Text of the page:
SaveSave story

Southern California fires enter Los Angeles County

The Thomas Fire in Ventura County
A man looks on from the road as the Thomas fire burns in Ventura, California. Photo: Noah Berger / AP

Flames from the southern California wildfires have spread to the edge of the 405 in Los Angeles — the nation's busiest highway which carries over 400,000 vehicles per day. The fires were only about 5–10% contained as of Thursday morning, the LA Times reports.

By the numbers: The largest fire — the Thomas — is burning across 96,000 acres in Ventura County and has forced 50,000 evacuations. The Creek fire has pushed 110,000 people out of Sylmar in Los Angeles County and is burning about 13,000 acres. A total of 200 buildings and homes have been damaged or destroyed across southern California.

Fire crews reported Wednesday night that they found a woman's body in a burn area near Ojai, California, per the LA Times. It is not clear whether she died due to the wildfire. Smaller fires have started burning in other parts of Ventura and LA counties, including the Skirball fire which burned about 500 acres in the upscale LA neighborhood of Bel-Air.

A satellite image of the California fires. Photo: NASA

A Los Angeles County firefighter at the scene of a burning home. Photo: Chris Carlson / AP

A helicopter drops water over the Creek fire. Photo: Chris Carlson / AP

Jonathan Swan 4 hours ago
SaveSave story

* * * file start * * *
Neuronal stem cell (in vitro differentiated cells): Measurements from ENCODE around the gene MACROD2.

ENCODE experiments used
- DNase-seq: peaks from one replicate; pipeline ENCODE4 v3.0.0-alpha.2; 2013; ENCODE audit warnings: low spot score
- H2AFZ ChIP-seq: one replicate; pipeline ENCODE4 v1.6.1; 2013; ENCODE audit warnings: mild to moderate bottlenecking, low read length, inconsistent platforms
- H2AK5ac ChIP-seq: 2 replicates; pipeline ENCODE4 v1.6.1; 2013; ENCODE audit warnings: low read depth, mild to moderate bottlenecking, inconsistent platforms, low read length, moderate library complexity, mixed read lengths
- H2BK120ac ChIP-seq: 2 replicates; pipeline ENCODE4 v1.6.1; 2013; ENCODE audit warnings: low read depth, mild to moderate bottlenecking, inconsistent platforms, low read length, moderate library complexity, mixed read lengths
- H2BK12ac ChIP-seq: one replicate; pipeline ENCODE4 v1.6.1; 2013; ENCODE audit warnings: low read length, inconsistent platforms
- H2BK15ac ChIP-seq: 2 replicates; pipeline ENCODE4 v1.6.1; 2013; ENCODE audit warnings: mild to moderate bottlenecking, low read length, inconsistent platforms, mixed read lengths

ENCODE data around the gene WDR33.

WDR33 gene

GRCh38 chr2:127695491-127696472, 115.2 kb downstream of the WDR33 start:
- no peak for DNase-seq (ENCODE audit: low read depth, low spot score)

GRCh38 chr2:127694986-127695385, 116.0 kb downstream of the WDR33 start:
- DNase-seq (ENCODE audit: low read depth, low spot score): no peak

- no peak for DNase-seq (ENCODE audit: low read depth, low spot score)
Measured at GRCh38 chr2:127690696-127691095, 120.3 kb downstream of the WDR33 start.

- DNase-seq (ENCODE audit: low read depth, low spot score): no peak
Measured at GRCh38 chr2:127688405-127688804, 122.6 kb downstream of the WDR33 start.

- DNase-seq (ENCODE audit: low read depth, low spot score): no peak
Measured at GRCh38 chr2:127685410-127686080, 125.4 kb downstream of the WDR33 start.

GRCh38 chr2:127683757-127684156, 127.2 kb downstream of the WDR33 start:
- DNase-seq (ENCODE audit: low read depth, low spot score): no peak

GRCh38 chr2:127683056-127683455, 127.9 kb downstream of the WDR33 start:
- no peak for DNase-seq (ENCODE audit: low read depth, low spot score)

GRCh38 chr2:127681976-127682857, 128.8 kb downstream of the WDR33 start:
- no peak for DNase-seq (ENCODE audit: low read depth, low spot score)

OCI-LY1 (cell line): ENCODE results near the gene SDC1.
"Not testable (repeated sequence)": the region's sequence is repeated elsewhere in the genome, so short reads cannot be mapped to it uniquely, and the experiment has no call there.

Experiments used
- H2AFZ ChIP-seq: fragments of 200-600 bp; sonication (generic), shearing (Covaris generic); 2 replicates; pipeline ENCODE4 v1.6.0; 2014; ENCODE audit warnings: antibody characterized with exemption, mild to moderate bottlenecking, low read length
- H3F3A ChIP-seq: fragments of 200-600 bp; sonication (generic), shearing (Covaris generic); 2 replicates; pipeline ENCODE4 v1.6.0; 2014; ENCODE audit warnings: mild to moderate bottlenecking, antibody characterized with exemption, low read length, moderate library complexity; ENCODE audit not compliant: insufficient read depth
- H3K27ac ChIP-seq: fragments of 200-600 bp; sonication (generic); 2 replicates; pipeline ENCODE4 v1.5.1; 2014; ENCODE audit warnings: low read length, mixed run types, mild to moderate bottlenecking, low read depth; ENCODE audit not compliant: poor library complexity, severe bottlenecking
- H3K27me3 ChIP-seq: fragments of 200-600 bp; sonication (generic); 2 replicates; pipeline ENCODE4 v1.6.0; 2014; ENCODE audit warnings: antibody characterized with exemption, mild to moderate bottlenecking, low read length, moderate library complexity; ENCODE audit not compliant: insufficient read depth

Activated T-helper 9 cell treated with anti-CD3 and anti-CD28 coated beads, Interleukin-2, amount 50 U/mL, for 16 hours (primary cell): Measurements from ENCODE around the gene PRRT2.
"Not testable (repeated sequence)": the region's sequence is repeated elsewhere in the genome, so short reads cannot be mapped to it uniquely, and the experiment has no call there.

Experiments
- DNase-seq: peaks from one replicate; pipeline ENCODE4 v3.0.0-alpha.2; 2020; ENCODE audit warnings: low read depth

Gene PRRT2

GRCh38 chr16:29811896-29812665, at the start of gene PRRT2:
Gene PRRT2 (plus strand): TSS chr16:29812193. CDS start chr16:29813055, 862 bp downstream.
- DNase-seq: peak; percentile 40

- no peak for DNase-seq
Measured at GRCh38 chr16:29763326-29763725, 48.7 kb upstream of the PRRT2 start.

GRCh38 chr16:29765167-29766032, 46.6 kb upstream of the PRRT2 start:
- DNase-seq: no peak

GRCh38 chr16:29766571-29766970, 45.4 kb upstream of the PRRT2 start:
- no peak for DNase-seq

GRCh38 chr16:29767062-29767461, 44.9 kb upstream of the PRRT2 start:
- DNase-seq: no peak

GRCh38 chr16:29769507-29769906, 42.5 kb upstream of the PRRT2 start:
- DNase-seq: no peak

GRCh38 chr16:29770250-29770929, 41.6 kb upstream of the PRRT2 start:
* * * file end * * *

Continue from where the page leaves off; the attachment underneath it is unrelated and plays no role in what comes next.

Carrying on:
Bolton bombshell: the clashes to come

John Bolton
John Bolton speaks at CPAC in 2016. Photo: Andrew Harrer / Bloomberg via Getty Images

Sources close to President Trump say he feels John Bolton, hurriedly named last night to replace H.R. McMaster as national security adviser, will finally deliver the foreign policy the president wants — particularly on Iran and North Korea.

Why it matters: We can’t overstate how dramatic a change it is for Trump to replace H.R. McMaster with Bolton, who was U.S. ambassador to the U.N. under President George W. Bush.

Erica Pandey 5 hours ago
SaveSave story

How China became a global power of espionage

Illustration: Sarah Grillo / Axios

As China’s influence spreads to every corner of the globe under President Xi Jinping, so do its spies.

Why it matters: China has the money and the ambition to build a vast foreign intelligence network, including inside the United States. Meanwhile, American intelligence-gathering on China is falling short, Chris Johnson, a former senior China analyst for the CIA who's now at the Center for Strategic and International Studies, tells Axios: "We have to at least live up to [China's] expectations. And we aren't doing that."